Many Faces of ZigBee

Technologies to enable wireless and low power consumption are required for monitoring and measuring devices and equipment at homes, commercial buildings, and factories. Among the many network protocols, ZigBee is gaining in popularity. It is getting into the mainstream of the home networking area, especially in communication by smart meters. Millions of smart meters will be shipped with ZigBee in them.

So I thought the game was over and ZigBee had won in its original form. As part of researching the network protocols used in commercial buildings, I studied ZigBee in detail. ZigBee is becoming a mainstream name for sure but not necessarily in its original form. I will discuss several flavors of ZigBee in this blog but as an overview, not in technical detail.

As is well known, ZigBee’s stack runs on top of IEEE 802.15.4, which specifies PHY and MAC layers. ZigBee has its own network layer with its application layer on top of it. But there are many flavors:

  • ZigBee (original form: ZigBee 2006)
  • ZigBee Pro (ZigBee 2007)
  • ZigBee RF4CE
  • ZigBee IP

ZigBee’s page states that ZigBee Pro:

the most widely used specification, is optimized for low power consumption and to support large networks with thousands of devices.

According to Wikipedia, it:

offers more features, such as multi-casting, many-to-one routing and high security with Symmetric-Key Key Exchange (SKKE).

ZigBee, on the other hand:

offers a smaller footprint in RAM and flash.

Differences are discussed in more detail by the ZigBee Alliance.

The ZigBee Alliance states that ZigBee RF4CE:

[is] for simple, two-way device-to-device control applications that do not require the full-featured mesh networking capabilities offered by ZigBee 2007. ZigBee RF4CE offers lower memory size requirements thereby enabling lower cost implementations. The simple device-to-device topology provides easy development and testing, resulting in faster time to market.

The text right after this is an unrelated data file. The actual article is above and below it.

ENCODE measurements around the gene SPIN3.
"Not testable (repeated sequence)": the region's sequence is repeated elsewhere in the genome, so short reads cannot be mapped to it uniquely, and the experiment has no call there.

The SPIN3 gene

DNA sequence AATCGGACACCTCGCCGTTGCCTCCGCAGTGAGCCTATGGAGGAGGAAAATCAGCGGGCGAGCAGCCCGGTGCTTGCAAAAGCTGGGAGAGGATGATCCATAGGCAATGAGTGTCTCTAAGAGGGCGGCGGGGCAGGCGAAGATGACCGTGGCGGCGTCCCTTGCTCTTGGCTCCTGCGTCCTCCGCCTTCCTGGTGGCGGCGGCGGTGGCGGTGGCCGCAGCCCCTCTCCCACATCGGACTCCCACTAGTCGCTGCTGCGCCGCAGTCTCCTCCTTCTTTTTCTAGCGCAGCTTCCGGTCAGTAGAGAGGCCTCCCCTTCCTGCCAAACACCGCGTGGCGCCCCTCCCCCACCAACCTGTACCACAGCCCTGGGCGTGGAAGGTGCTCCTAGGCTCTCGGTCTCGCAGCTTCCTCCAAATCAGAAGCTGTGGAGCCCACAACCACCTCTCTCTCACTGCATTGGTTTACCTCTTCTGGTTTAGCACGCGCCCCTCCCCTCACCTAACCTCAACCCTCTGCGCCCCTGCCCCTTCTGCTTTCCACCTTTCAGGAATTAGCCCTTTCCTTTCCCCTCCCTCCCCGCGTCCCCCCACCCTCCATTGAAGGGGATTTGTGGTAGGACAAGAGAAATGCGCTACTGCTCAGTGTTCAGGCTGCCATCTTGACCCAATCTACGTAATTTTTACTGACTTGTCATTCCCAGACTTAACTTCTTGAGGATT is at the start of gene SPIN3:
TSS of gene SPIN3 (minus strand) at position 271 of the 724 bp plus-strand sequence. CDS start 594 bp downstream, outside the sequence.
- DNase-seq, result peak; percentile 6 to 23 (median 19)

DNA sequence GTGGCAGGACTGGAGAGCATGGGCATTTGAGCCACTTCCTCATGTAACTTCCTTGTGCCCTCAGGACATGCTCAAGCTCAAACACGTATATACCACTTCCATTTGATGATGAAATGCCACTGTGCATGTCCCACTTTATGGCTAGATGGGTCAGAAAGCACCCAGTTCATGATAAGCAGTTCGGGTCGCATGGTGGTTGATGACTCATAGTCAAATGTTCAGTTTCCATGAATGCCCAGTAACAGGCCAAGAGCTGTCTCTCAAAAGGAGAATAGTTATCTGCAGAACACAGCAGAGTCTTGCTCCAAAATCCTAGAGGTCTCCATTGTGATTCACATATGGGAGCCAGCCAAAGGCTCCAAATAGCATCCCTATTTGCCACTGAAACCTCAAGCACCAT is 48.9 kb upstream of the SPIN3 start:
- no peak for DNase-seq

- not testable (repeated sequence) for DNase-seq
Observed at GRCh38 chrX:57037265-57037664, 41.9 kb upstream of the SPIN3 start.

ZigBee RF4CE provides a multi-vendor interoperable solution for consumer electronics featuring a simple, robust and low-cost communication network for two-way wireless connectivity.

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HP Power Advisor Utility a Tool for Estimating Power Requirements for HP ProLiant Server Systems
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ZigBee IP is an attempt to integrate IP into ZigBee so that ZigBee application profiles can be used in the IP world. ZigBee Alliance has a presentation on this.

In short, ZigBee’s network layer is replaced with 6loWPAN (called the adaptation layer) to be compatible with the IP structure. Only UDP is supported; TCP is not. In addition, the application layer needs a modification (Constrained Application Protocol – CoAP) to accommodate the IP-based lower layers. ZigBee IP is not completed yet.

As I wrote before, both IP and wireless are becoming major forces in building management. In order to add sensors to measure energy consumption without drilling walls and laying cables, it would be ideal to have wireless sensors in existing structures. IP has become the network protocol of choice, designated by NIST as part of the smart grid standard technology.

The technologies are changing so rapidly that it is hard to keep up with the pace. At some point, I plan to write a short technical report on ZigBee.

Zen Kishimoto

About Zen Kishimoto

Seasoned research and technology executive with various functional expertise, including roles in analyst, writer, CTO, VP Engineering, general management, sales, and marketing in diverse high-tech and cleantech industry segments, including software, mobile embedded systems, Web technologies, and networking. Current focus and expertise are in the area of the IT application to energy, such as smart grid, green IT, building/data center energy efficiency, and cloud computing.

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